Hardiness: USDA Zone 3a: to -39.9 °C (-40 °F) USDA Zone 3b: to -37.2 °C (-35 °F) USDA Zone 4a: to -34.4 °C (-30 °F) USDA Zone 4b: to -31.6 °C (-25 °F) USDA Zone 5a: to -28.8 °C (-20 °F) USDA Zone 5b: to -26.1 °C (-15 °F) USDA Zone 6a: to -23.3 °C (-10 °F) USDA Zone 6b: to -20.5 °C (-5 °F) USDA Zone 7a: to -17.7 °C (0 °F) USDA Zone 7b: to -14.9 °C (5 °F) USDA Zone 8a: to -12.2 °C (10 °F) USDA Zone 8b: to -9.4 °C (15 °F) USDA Zone 9a: to -6.6 °C (20 °F) USDA Zone 9b: to -3.8 °C (25 °F)
Sun Exposure: Partial to Full Shade
Bloom Color: Violet/Lavender
Bloom Time: Mid Summer Late Summer/Early Fall
Other details: Drought-tolerant; suitable for xeriscaping
Soil pH requirements: 6.1 to 6.5 (mildly acidic) 6.6 to 7.5 (neutral) 7.6 to 7.8 (mildly alkaline)
Patent Information: Non-patented
Propagation Methods: From seed; direct sow outdoors in fall
Seed Collecting: Bag seedheads to capture ripening seed Allow pods to dry on plant; break open to collect seeds
On Nov 27, 2012, ms_greenjeans from Hopkins, MN (Zone 4a) wrote:
I was intrigued by the idea of a perennial petunia. I planted a couple and have had them now for a few years. They are very low maintenance and they're beautiful when they bloom. I do wish they had a longer bloom period, however.
On Aug 4, 2011, TheOldME from San Antonio, TX wrote:
This plant is found mostly in the cracks and crevices around the patio and walkways. It's a nice plant - just appears in inconvenient places. I was spraying some Roundup on some grass and sprayed some on a few of the (believed to be) wild petunias. In a few seconds I started hearing some very noticeable popping sounds. At first I thought it was some sort of snapping bug or grasshoppers that the spray had irritated. Something was even hitting me and it was ricocheting off of things nearby. When I looked closely I found that the seed pods on this plant were popping open and ejecting a seed. They were traveling several feet. I assume that the moisture in the spray must have made the plant react as if to rain and thus spread its seeds. I have not seen this interesting feature reported in my readings about wild petunias. Has anyone else observed this or am I actually seeing a similar but different plant?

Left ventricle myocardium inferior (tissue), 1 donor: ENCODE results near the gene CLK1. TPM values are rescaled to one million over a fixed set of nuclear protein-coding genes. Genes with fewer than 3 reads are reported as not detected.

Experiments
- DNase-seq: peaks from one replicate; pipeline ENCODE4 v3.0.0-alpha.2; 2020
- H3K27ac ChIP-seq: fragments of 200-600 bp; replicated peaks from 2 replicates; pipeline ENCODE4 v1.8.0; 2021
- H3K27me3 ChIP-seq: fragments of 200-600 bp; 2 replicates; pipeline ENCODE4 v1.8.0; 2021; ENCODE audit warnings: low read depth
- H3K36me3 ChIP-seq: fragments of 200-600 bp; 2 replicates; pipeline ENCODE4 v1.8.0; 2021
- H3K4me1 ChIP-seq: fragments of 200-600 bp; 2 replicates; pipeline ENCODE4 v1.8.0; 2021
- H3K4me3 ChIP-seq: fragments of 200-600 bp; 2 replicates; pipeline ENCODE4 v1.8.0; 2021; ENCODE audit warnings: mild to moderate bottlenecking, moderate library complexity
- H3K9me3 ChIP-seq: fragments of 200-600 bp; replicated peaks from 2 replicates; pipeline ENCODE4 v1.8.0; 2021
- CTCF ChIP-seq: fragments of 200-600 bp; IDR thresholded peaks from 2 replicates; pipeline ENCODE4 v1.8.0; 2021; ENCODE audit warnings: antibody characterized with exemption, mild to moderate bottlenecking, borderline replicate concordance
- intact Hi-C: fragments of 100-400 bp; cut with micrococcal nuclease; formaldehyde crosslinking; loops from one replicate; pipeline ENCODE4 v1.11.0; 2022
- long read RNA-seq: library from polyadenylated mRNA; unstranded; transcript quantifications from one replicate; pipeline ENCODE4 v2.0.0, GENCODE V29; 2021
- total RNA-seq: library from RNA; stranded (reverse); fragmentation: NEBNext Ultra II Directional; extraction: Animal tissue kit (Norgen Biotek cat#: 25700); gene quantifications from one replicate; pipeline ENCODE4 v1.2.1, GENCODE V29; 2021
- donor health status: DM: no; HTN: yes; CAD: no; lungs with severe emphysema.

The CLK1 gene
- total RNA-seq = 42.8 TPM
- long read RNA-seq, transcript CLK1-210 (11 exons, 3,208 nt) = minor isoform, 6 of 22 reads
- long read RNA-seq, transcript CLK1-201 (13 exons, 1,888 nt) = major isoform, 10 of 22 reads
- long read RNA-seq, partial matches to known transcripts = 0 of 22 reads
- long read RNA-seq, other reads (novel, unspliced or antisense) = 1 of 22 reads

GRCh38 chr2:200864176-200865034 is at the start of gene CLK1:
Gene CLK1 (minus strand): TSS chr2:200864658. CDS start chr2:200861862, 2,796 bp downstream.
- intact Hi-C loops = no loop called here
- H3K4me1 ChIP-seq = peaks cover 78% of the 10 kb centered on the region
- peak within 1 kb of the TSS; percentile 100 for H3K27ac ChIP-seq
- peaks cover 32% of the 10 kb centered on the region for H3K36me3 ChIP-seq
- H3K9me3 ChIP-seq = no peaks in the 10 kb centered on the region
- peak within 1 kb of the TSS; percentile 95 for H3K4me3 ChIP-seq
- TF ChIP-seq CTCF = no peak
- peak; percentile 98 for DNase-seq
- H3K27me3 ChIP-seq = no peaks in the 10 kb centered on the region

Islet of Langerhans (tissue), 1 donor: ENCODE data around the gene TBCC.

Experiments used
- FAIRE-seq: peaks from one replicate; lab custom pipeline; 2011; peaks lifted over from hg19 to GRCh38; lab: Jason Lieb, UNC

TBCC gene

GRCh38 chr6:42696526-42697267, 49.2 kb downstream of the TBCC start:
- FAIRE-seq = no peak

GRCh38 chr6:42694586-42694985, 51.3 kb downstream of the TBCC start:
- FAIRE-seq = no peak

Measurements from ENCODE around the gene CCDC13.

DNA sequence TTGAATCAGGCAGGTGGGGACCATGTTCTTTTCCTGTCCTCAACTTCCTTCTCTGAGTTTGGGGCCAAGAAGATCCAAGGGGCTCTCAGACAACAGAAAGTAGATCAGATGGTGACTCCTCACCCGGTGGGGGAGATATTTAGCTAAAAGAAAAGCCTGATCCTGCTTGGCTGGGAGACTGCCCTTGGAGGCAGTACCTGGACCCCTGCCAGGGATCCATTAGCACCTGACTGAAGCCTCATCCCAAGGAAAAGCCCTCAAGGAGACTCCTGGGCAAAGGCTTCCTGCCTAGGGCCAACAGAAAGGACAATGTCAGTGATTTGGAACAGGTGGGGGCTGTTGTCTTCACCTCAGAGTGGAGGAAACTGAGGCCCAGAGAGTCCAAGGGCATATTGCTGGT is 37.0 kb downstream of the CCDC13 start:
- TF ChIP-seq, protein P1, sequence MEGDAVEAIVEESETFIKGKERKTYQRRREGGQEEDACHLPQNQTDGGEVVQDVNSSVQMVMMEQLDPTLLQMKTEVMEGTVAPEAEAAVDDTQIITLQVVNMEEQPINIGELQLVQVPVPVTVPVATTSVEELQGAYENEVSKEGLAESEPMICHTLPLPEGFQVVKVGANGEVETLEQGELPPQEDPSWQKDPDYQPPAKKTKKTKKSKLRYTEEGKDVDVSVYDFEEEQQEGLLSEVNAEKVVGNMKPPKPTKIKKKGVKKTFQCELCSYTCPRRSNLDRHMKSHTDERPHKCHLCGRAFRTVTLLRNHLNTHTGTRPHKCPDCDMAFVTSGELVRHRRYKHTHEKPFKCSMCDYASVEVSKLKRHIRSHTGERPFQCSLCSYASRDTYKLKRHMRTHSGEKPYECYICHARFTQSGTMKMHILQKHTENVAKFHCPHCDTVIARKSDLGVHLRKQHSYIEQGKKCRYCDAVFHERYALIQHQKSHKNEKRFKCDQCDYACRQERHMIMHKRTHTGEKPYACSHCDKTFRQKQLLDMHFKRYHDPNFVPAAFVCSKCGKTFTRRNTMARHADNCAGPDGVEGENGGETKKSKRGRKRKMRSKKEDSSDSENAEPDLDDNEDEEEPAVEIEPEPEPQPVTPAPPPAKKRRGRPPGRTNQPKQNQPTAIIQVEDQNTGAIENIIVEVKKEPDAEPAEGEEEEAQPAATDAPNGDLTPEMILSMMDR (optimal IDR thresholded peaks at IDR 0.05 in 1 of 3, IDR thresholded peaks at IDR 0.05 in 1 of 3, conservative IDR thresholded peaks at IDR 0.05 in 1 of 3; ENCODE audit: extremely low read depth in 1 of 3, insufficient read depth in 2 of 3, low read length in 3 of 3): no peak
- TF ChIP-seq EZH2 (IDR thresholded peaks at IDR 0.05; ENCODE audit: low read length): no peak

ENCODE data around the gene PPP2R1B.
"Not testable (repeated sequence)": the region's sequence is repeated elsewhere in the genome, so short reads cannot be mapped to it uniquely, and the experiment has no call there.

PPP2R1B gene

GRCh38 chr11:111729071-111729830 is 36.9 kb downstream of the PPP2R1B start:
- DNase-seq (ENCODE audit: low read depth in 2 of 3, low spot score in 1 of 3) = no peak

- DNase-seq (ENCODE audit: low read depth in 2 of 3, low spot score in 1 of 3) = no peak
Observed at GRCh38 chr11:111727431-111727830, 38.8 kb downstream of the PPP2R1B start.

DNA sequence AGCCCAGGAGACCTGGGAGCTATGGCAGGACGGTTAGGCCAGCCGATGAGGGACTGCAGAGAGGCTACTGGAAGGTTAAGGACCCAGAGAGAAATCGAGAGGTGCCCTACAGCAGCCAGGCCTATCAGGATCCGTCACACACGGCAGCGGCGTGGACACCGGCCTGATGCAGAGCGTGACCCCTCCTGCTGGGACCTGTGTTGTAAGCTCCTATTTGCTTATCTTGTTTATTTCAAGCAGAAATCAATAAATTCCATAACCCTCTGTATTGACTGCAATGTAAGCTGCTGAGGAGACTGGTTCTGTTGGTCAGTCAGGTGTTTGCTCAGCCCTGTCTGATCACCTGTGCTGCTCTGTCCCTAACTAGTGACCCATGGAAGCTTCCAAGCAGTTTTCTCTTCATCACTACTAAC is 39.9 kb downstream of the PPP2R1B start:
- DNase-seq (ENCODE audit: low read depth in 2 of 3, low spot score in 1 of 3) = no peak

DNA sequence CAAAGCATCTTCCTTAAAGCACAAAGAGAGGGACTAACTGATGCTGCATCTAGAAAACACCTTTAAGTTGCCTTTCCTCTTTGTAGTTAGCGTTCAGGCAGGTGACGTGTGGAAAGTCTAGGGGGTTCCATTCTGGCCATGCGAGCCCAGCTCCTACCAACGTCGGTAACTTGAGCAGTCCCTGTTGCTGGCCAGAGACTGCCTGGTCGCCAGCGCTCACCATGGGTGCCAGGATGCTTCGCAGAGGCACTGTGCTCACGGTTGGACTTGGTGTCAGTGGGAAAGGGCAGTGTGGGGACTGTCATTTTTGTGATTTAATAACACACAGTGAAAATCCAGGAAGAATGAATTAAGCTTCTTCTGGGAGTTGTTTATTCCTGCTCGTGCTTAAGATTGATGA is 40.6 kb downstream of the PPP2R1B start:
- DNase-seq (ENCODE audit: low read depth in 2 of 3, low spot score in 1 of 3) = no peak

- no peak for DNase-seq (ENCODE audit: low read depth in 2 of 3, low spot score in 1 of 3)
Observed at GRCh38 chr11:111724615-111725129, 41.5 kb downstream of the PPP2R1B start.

Update 8/13/2011: After extensive research, I have found that the plant that I have commented on is actually ruellia nudiflora or purple wild petunia. I will copy my comments to that page.
On Jun 15, 2011, appublic from Belton, MO (Zone 5b) wrote:
This is a tough plant! I grew mine from seed last year and I wasn't good about watering them when the second half of our summer was unusually dry. They toughed it out for a long time, but eventually withered away and, I thought, died. I was mad at myself because I really liked them and resolved to grow more for this year, which I did. I was stunned to discover that they returned this spring and I'm happy I have my new plants to add to last year's. I should note that even as first year perennials they bloomed. That they also survived my lack of care and returned tells you how tough they are.
On Jun 16, 2010, PammiePi from Green Cove Springs, FL wrote:
This is a pretty plant which grows wild on the edges of the woods and pops up here and there in the lawn with it's pretty "burple" flowers. I have a few volunteers I treat with extra care, and these are growing well & flowering non-stop. They remind me, in form & looks, of another plant I have, "Blue Bells" Browallia. These plants apparently seed, and also tolerate high humidity & temperatures, as well as frost. They also are drought-tolerant. They grow in the sandy, dry, shaded mixed wooded edges as well as out in the full sun where I live.
On Aug 31, 2002, Terry from Murfreesboro, TN (Zone 7a) wrote:
Talk about an easy-to-grow plant. This grows wild in the cow pasture behind our property. The blooms don't have the staying power of the annual petunias but the fact it's a perennial and virtually care-free make up for the lack of profuse blooms.
On Aug 8, 2001, talinum from Kearney, NE (Zone 5a) wrote:
Low spreading perennial for dry shade. Misty lavender miniature petunia-shaped blooms throughout summer. Flowers slightly more than 1" acoss. Prefers high heat and humidity. Will reseed occasionally.
This plant has been said to grow in the following regions:
Huntington, Arkansas Asbury Lake, Florida Keystone Heights, Florida North De Land, Florida Umatilla, Florida Cornelia, Georgia Demorest, Georgia Hampton, Illinois Lincoln, Illinois Wichita, Kansas Taylorsville, Kentucky Dracut, Massachusetts Hopkins, Minnesota Minneapolis, Minnesota St Paul, Minnesota Mathiston, Mississippi Belton, Missouri Cole Camp, Missouri Saint Louis, Missouri Frenchtown, New Jersey Elizabeth City, North Carolina Grandview Heights, Ohio Sawyer, Oklahoma New Hope, Pennsylvania Radnor Township, Pennsylvania Conway, South Carolina Parris Island, South Carolina Saint Helena Island, South Carolina Murfreesboro, Tennessee Alice, Texas Austin, Texas Dalworthington Gardens, Texas De Leon, Texas Houston, Texas Serenada, Texas Leesburg, Virginia